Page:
Why milkfish hatchery?
- Hatchery technology for large-scale seed production is already established
- With seasonal shortage of milkfish fry from the wild, the hatchery option is a good one
- Early fear of getting deformed market-sized milkfish is no longer an issue
- Increased acceptance from grow-out culturists once its performance had been demonstrated satisfactorily
|AQD marine fish team: Dr. Felix G. Ayson commodity team leader|
|Technological Viability||List of Technology Adoptors|
Eggs are hatched, raised, and then sold at day 21 or older. Natural food (Chlorella, Brachionus, Artemia) are fed to the larvae, enriching the rotifer and Artemia in particular with highly unsaturated fatty acids (HUFA) and Vitamin C. [read more]
• CAHAALA Multi-species Hatchery, Roxas City, Capiz (2006)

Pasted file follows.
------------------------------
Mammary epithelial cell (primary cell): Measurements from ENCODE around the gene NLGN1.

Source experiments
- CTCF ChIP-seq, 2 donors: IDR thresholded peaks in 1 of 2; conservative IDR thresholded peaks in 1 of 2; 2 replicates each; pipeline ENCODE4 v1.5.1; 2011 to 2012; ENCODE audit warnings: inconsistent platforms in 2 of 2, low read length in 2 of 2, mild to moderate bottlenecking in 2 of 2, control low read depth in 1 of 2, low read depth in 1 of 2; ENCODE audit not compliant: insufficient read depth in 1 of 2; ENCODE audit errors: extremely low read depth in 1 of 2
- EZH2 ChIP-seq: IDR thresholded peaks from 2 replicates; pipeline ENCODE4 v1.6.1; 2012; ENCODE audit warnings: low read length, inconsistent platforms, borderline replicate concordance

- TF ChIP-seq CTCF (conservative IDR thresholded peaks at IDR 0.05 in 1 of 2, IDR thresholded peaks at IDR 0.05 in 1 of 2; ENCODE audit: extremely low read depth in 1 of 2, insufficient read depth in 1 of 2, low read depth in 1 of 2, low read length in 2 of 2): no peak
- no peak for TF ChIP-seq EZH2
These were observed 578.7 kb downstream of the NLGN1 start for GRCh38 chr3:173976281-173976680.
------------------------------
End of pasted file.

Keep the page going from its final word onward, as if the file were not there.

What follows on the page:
|AQD’s Work on Milkfish|
|AQD has had over 30 years of research and extension work on milkfish, from the development of broodstock technology; to induction of spawning and larval rearing since 1977; regular spontaneous spawning of broodstock in captivity during the breeding season since 1980; completion of life cycle in captivity in 1983; development of techniques for collection of spawned eggs in seacages in 1986; natural spawning in concrete tanks in 1990; formulation of effective larval diet in 1995 and broodstock diet in 1997.
AQD provided the technology to the Philippine government’s National Bangus Breeding Program that was started in 1981 until it was privatized in 1995. Training courses on milkfish hatchery were offered as early as 1984; and the first commercial hatchery mass-produced fry in 1991. After that, the technology was transferred to more private hatcheries.